Interview: The many use cases of edge computing
Increasingly in digital business, the most efficient way to process data is to bring computing power closer to the thing or person generating it. Edge computing solutions address this need for localised computing power, and, according to Gartner, IT infrastructure and operations (I&O) leaders tasked with managing these solutions should understand the associated business value and risks.
Stratus Technologies is one such leader in this field. The software company specialises in virtualised edge servers for remote and harsh deployments. It serves four main sectors in the A/NZ market: industrial automation, business management and access control, travel and transport, and payments processing.
We spoke to Stratus Technologies regional sales director for ANZ Mike Fyson, who goes in-depth on how edge technology has informed trends in Australia and beyond, and how it adds value in a digitally transforming world.
What is Stratus currently working on in Australia and particularly in sectors relating to the edge?
When it comes to industrial automation, one of the four main sectors we serve, we’re seeing new steps being taken by organisations on their digital transformation journeys. This spans from virtualisation — which has been around a while — to newer initiatives, like the industrial Internet of Things (IoT).
We’re seeing the need to implement platforms like industrial IoT at the edge, which will present gateways that allow data to be sent up to the cloud for modelling.
Specifically in virtualisation, we’ve seen plants consolidate their server and PC sprawl across the platform to move to an ‘all eggs in one basket’ type platform. At Stratus, we provide protection and simplicity in our management of this.
In building security and management, the Stratus platform ensures door alarms and events are actioned. Since many of the buildings are often in remote or difficult to access areas — such as correctional centres — the platform needs to be very simple to manage.
The edge has meant different things to the different sectors we serve, but it’s been key to Stratus’ platform decisions for the past 40 years.
What are some of the trends you’ve observed in these sectors in the A/NZ region?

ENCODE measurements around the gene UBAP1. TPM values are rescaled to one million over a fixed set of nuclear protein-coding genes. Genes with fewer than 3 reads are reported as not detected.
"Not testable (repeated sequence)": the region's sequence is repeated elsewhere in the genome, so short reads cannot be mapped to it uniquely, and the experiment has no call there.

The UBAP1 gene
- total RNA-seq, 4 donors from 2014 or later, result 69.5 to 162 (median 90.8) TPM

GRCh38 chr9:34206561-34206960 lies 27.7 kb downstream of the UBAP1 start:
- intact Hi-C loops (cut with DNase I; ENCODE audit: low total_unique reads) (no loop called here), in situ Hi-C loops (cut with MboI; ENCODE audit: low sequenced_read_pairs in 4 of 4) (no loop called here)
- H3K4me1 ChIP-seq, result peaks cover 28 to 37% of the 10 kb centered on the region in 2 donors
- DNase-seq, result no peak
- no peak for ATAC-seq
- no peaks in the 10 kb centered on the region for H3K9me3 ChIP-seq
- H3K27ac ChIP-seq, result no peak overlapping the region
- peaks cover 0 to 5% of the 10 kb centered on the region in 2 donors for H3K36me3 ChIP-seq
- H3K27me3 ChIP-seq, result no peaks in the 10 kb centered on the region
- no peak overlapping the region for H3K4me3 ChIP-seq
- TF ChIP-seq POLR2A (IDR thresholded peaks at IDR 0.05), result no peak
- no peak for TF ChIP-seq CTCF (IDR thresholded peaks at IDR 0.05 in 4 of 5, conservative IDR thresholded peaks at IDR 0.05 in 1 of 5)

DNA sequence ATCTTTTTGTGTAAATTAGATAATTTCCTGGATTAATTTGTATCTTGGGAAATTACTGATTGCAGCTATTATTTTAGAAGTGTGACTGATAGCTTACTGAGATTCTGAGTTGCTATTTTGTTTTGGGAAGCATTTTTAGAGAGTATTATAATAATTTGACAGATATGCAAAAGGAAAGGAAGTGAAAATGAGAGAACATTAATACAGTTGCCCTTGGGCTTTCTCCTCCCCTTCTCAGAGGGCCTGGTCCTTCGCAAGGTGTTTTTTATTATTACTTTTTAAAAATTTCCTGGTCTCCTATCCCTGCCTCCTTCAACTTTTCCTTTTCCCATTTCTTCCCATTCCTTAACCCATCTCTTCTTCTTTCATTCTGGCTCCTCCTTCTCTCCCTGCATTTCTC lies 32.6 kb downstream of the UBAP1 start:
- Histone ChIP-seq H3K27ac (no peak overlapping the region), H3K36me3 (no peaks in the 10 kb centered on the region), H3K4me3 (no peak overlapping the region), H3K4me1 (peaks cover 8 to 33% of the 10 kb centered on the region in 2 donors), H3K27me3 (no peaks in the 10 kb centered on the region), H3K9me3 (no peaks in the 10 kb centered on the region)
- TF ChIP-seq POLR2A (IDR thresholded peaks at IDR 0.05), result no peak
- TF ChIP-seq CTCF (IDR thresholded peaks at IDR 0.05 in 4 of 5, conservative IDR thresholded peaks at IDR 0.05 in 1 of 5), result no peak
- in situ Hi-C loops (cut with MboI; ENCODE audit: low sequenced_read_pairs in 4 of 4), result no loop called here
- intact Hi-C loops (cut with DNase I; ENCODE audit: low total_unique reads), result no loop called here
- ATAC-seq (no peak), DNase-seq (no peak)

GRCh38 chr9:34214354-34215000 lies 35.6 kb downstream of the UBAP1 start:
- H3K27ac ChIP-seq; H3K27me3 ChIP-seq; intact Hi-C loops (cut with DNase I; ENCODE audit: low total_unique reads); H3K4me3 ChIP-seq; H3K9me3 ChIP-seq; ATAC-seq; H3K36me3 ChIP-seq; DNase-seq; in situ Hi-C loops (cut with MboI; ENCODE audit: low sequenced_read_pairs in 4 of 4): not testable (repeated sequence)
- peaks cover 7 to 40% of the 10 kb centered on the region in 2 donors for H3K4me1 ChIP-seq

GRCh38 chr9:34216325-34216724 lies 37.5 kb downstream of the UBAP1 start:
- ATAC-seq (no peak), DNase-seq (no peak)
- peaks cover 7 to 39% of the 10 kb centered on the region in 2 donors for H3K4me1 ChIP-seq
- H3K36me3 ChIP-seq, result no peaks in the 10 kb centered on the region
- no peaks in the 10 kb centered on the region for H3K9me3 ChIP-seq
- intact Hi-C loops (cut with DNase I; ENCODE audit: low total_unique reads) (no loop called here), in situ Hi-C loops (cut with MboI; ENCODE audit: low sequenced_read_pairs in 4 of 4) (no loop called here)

With industrial automation, there’s a trend towards a more holistic view of the production process, as they move from islands of automation to implementing modern manufacturing execution systems that sit above these islands of automation, and allow for that associated data collection.
The great gateways to the cloud that I already mentioned allow you to analyse that data to further improve operational efficiency.
Virtualisation also plays a role in building management and access control. We’re seeing discrete access control and CCTV systems being combined onto a single platform along with other security aspects like intercom and duress systems.
Gallagher Security, a software company based in New Zealand, is one of our partners in this space. They’ve adapted an access control application to manage COVID-19 situations — for example, they have technology to determine how many people are in a room and whether those people are socially distanced at their workstation.
We’ve seen those sorts of companies be very innovative on our platforms by adapting their technologies or applications to allow for current events.
How does edge computing add value to help companies keep pace with emerging technologies and digital transformation?
Industry 4.0 and digital transformation is certainly driving the revolution at the edge. A recent Gartner report stated that by 2025 75% of the data will be created and processed at the edge outside of the data centre and in the cloud. This is a massive growth from just 10% in 2018 — a huge turnaround in processing data outside the data centres and cloud and moving it to the edge.
This is impacting edge computing: IDC recently stated that the compound annual growth rate (CAGR) of edge computing is about 24% over the next five years, as well as that 50% of IT infrastructure will be deployed at the edge by 2023.
Edge computing has certainly unlocked a lot of these Industry 4.0 initiatives. For example, digital twins — virtual mirrors of a physical environment — give us an improved analysis of data and systems monitoring.
But the edge definitely has its challenges. Connectivity to a central location can be troublesome in the case of remote or harsh environments. So these edge compute platforms need to be adapted to give a real-time and reliable view of your assets.
What’s in the future for Stratus?
In one of our key sectors, industrial automation, we’re being deployed in infrastructure mining sites. We just picked up another site in Western Australia, where they use our edge technology to gain greater visibility of the plant and withstand the very harsh environments in Western Australia.
In the travel and transport sector, we’re seeing more things like automatic train control. We’ve been involved in projects on the East Coast of Australia, where we help modernise the rail network and ensure that systems are reliable.
Finally, physical security is absolutely one of the growth industries in Australia and New Zealand. As it becomes more critical in terms of general safety and pandemic precautions, we expect to see edge computing facilitate the deployment of such solutions in remote locations.
To learn more about Stratus Technologies, click here.